When addressing a female, do I have to use 妳 instead of 你?

How common is the usage of 妳?

  • As far as I'm aware these are two characters for the same word with the same pronunciation and tone. Normally we only address people in speech so it wouldn't actually make any difference unless you are writing a note or sign addressing somebody directly. But then again maybe you really mean "to refer to ..." and not "to address ..."? Feb 17 '14 at 10:03
  • Mainland: I remember when I was in middle school, some of my classmates, girls, like to use 妳, which seems cute, but it would be wrong in school test。
    – wolfrevo
    Jul 5 '18 at 14:45

Mainland China doesn't use 妳 anymore. 妳 is mostly used in Hong Kong and Taiwan where they still use Traditional Chinese.

As you mentioned in the question, 妳 is used to address a female person. In mainland China, people use 你 for both males and females.

Note: the right hand side of 你 or 妳 is 尔. In Traditional Chinese, 尔 is written as 爾. However, as far as I know, 你 and 妳 in Traditional Chinese are not written as 儞 not 嬭 but just 你 and 妳.

  • ha, here is the reason for my impression. Another question would be, if 妳 can be replaced by 你 in traditional Chinese?
    – Flake
    Dec 15 '11 at 0:48
  • 1
    As far as I know, in traditional Chinese 你 can be used for both male/female (ie. to some extent it is gender neutral). However, 妳 is only used for female (similar to 他 and 她).
    – pyko
    Dec 18 '11 at 10:13
  • Two more for you: 祢 --> You (God), 您 --> You (higher) They are still used in China. In China, we don't use 你 for both male and female. Jun 14 '12 at 20:36
  • @Derek朕會功夫 — don’t use for both; do you mean that 妳 IS used there?
    – 伟思礼
    Jul 6 '18 at 11:30

Usage of 妳 is very common in Taiwan, but 你 is also okay.


妳 is used more in Taiwan and Honk Kong where traditional Chinese is the official language while 你 is used generally to indicate both genders in mainland China where simplified Chinese is used. Actually, nowadays in Taiwan and Honk Kong more and more people use 你 for both male and female, unless in a particular situation that a man or boy is writing a love letter to his lover, 妳 would be used to show more uniqueness and respect and so forth.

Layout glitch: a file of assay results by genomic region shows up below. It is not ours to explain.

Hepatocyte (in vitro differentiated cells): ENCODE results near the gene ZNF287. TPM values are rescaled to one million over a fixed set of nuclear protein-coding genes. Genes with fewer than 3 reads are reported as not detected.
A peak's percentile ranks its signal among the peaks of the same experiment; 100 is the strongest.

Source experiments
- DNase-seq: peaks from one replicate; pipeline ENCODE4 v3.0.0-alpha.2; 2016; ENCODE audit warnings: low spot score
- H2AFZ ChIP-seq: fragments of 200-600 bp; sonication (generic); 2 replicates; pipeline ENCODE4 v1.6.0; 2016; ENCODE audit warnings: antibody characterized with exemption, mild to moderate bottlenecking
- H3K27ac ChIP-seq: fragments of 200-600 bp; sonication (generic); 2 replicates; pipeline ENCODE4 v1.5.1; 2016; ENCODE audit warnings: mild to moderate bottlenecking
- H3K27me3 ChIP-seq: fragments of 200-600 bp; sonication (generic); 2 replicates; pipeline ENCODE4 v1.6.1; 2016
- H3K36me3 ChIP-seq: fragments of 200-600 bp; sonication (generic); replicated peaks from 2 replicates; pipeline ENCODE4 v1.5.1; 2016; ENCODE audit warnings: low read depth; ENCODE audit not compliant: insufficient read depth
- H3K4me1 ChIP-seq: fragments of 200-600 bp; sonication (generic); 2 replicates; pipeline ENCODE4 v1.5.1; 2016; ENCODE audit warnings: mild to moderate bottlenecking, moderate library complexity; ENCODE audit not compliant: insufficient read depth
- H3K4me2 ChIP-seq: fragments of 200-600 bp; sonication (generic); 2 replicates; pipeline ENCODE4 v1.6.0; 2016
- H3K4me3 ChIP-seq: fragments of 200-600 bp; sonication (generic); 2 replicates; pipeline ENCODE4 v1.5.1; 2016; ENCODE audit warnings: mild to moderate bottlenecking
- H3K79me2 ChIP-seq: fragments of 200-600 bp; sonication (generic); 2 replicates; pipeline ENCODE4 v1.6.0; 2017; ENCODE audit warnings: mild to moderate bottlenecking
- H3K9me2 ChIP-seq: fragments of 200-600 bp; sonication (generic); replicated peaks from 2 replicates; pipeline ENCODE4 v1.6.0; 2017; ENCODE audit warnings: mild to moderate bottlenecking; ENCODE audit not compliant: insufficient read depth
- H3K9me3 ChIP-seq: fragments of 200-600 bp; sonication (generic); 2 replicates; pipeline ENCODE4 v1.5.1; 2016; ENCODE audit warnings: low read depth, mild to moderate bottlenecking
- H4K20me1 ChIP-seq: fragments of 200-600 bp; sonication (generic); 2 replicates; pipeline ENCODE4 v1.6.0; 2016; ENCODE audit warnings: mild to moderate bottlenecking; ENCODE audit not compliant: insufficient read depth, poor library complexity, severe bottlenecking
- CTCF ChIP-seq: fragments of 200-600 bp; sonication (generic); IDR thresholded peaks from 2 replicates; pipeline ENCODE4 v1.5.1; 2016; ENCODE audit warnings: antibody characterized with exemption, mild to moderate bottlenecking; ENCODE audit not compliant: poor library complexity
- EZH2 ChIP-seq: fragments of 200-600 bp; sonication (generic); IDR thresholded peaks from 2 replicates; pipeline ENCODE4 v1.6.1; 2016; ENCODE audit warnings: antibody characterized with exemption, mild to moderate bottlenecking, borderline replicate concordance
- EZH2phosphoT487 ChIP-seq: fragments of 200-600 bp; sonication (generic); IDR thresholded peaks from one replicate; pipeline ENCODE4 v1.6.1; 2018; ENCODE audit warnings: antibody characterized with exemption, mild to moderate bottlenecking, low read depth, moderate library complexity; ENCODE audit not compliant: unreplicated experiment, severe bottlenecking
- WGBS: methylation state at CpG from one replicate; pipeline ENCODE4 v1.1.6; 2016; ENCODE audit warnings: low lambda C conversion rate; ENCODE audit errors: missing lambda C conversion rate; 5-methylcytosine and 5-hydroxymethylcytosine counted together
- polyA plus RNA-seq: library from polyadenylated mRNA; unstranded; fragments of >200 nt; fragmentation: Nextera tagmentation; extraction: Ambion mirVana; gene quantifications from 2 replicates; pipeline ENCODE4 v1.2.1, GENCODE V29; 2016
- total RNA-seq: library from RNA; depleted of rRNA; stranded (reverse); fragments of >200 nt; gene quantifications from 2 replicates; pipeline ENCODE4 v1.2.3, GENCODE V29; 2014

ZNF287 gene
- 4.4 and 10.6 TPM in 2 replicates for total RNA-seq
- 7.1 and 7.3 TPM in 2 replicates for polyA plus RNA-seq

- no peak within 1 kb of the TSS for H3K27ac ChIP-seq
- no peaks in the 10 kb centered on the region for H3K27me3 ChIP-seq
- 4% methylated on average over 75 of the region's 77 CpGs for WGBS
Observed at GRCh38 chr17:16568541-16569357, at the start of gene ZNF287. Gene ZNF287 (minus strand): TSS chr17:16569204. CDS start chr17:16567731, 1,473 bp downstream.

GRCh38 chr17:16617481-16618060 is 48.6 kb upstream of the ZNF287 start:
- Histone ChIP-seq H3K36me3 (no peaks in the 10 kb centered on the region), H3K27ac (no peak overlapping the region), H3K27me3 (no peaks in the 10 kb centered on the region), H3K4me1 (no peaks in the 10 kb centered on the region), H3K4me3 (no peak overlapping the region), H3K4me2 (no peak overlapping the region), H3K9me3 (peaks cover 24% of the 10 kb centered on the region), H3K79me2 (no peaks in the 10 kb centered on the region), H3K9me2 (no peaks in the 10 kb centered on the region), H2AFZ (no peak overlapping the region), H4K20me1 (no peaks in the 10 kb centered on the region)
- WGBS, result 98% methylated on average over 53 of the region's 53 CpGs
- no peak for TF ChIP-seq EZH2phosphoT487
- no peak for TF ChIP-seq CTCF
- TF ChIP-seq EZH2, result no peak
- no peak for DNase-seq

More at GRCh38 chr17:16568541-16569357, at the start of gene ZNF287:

• 6
    妳 has nothing to do with the traditional Chinese script, but is a novelty. In fact, traditional Chinese is genderless, with 他 denoting male, female and neutral pronouns. Same for 你 and other pronouns. Gender-specific pronouns are borrowed from Western languages, where such a feature is common. Thus 妳 developed fairly recently in Taiwan and Hongkong.
    – user4452
    May 21 '14 at 22:37
  • 2
    I agree. But don't forget language is spoken by people, with time, a non-standard language usage could be standard just because it is spoken by the majority. May 27 '14 at 18:58

In mainland China, no dictionaries have the Chinese characters 妳, only 你 is valid. 妳 is not acceptable at all.

In Hong Kong and Taiwan, 你 is for male while 妳 is for female.

Notice: 儞 and 嬭 are wrong, no such characters at all.

  • xh.5156edu.com/html3/6432.html 妳 in the 新華字典
    – dda
    Jun 4 '14 at 7:56
  • 1
    @dda Yes, I have already known that 儞 and 嬭 exist in the Unicode code points, otherwise I am not able to type it out, but they are absolutely not legal Chinese characters. Unicode takes them just for the printing convience for textbooks to print "儞 and 嬭 are illegal characters".
    – Victor
    Sep 3 '14 at 16:23
  • 1
    Saying "absolutely not legal Chinese characters" is ridiculous, since they exist and are attested even in Mainland dictionaries. I have left my paper 新华字典 in Shenzhen, but the other 2 Mainland dictionaries I have here list 嬭 as a Traditional version of 奶. They put (嬭) in parens, acknowledging their existence and "conversion" to simplified 奶. There's a whole world outside post-1949 Communist China, you know...
    – dda
    Sep 8 '14 at 11:50
  • 1
    @dda OK, I forgot 嬭 with the pronunciation nǎi. In fact, 奶 is not the simplified Chinese character of 嬭. It is just only a variant writing. Therefore 新华字典 has 奶(*嬭), note the asterisk. According to 凡例 in 新华字典, asterisk stands for variants in writing, rather than the relationship between simplified Chinese characters and traditional Chinese characters. You may also find 过(過), without asterisk, it means that 过 is the simplified Chinese character of 過.
    – Victor
    Oct 17 '14 at 0:10

Not sure if it is a standard character in mainland Mandarin. I never use it in my life and have only seen it in very limited situations.

  • In what situations have you seen it?
    – dusan
    Jan 22 '12 at 3:55
  • 1
    I've seen it on some informal websites and (digital) images from HK, but never in text from the mainland. The context of the pictures were talking about boyfriends, so it was probably used to intentionally effeminate the reader (who's most likely to be a girl anyway). Not sure if I chose the right words, but the connotation is along those lines.
    – sqrtbottle
    Jun 3 '15 at 13:57

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